But several factors make it increasingly difficult for managers, mechanics and parts specialists to predict when various components and accessories on trucks will fail. Among them:
* The trend toward vertical integration. Truck original equipment manufacturers have more to say about what goes into their vehicles, and they make many choices based on agreements with suppliers that can change year to year. So specs lists also change, leaving fleet managers with little experience with those parts on which to build predictions.
* High underhood heat. Greater rates of heat rejection from modern diesels result in more radiated heat in engine compartments. Fleet managers say that heat has caused parts to fail sooner than in the past, but there are seldom any patterns from which to plan. Included are belts, hoses, turbochargers, alternators, starters, fan clutches and idler pulleys. Suppliers have changed materials and taken other steps to compensate, but not always successfully.
* Quest for lighter weight. Truck OEMs and fleet managers have both succeeded in reducing vehicle tare weights, but at a cost in reliability and longevity. OEMs have used thinner metal and more composites, but that means less heft and greater potential for stress-induced failures. Some managers have reduced tractor battery complements from four to three and even two to save weight. That leads to what appear to be starter failures that are actually the result of weakened batteries sending too little voltage to the starter motors. The batteries themselves are more fragile because OEMs have beat on suppliers to lower their prices, and they've responded by thinning out interior materials.
* Greater complexity, especially in electronics. Modern trucks contain thousands of circuits that are supposed to run on exact voltage and current, but those electrical parts are historically troublesome. OEMs have made wiring and connectors more robust, but heat and vibration still attacks them, and complex sensors all over a truck fail too often.
Help Customers Compensate
Because components and accessories fail unpredictably, breakdowns can occur more often on the road, where they are disruptive and expensive. Even if a road service truck arrives quickly, there's little guarantee that it'll have the exact parts needed to replace the ones that failed. So it can be wise for a truck's owner to send it out with certain key parts that can expedite repairs and save purchasing money, to boot.
This is done "at the risk of turning the truck into a rolling parts warehouse," says Lyle Bass, president of Indianapolis-based Powertrain Heavy Duty America, which operates stores in Indiana, Ohio and Kentucky.
Bass thinks owners' operational luck would improve if they follow 13 rules that his people have compiled from their experiences over the years. Some involve pre-trip inspections, which can spot small problems before they become major, and in effect aid in predicting failures. Consider making these recommendations, and/or ones based on your own experience, on to your customers:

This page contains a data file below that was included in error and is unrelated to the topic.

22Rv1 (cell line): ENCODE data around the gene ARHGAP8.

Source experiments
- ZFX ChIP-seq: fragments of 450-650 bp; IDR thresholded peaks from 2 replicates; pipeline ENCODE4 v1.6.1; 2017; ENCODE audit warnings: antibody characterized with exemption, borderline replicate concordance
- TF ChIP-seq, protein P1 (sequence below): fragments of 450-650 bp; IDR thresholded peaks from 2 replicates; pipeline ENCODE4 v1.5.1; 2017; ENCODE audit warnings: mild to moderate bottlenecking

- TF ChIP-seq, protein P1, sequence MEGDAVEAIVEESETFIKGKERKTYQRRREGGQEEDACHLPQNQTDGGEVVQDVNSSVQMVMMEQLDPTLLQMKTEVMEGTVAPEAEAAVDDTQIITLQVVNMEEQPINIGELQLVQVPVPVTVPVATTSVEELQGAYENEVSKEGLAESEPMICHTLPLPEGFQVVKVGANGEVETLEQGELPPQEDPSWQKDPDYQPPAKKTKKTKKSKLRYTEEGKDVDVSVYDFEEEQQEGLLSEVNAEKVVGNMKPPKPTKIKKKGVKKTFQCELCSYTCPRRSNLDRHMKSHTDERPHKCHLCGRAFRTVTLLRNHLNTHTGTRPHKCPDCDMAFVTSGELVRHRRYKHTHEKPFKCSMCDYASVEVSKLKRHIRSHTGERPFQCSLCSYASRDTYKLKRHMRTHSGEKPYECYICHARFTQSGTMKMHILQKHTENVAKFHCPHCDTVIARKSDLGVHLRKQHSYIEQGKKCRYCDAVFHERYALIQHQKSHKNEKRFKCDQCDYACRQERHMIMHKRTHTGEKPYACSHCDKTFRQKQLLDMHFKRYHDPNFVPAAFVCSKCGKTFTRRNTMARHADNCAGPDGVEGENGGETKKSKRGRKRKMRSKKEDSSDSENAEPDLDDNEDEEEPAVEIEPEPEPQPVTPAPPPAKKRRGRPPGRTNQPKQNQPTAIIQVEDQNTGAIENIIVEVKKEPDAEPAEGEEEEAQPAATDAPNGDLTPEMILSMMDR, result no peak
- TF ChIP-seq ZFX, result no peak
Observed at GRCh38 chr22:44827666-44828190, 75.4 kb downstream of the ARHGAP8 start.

1. Check belts and hoses, and keep spares on the truck in case one breaks.
2. Carry at least 2 gallons of the antifreeze brand and type used in the truck's cooling system in case a hose busts on the road.
3. Check slack adjusters to make sure brake shoes are in adjustment.
4. Check brake linings and drums for wear.
5. Watch for seal leaks on transmissions, wheel hubs, differentials, hydraulic systems, etc.
6. If possible, keep a spare tire on the truck, as it'll match those on the truck and will save considerable money over buying something on the road. Road-service mechanics can change a tire, but usually won't have the brand and size that's really needed. And even the smallest mismatch in a dual pair can lead to problems down the road.
7. Keep the air dryer serviced so it can help keep the air system in good condition.
8. Keep a few spare marker lights and stop lights on board, as they can be quickly installed if motor-carrier inspectors spot burned-out bulbs.
9. Always carry spare fuses, especially those for light circuits.
10. Check drivelines and U-joints for wear and replace as needed in the home shop instead of in "strange" and expensive shops on the road.
11. Keep all lube points well greased, because dried-up splines, etc., cause a lot of failures.
12. Drivers should carry a good set of hand tools to replace items that have worn out or burned out.
13. Remember that most independent repair shops or truck parts stores, whether at home or far away, have lower labor rates and perhaps prices than most OEM dealers.
As to the sensor-failure situation, Darry Stuart, a fleet maintenance consultant and former general chairman of the Technology & Maintenance Council of ATA, recommends stocking each truck with one of each type of sensor on it. That way a technician on a service truck or in a far-away shop doesn't have to order anything, and the driver doesn't have to wait a day or two until a replacement sensor arrives.
Parts people at dealers or independent stores can assist the owner in compiling a proper list of needed sensors. They aren't cheap, but can cost less when bought beforehand. And the stockage can about pay for itself in just one or two instances of an on-road failure expeditiously handled by a spare sensor taken from a truck's tool box.
From the January/February 2010 issue of Heavy Duty Aftermarket Journal.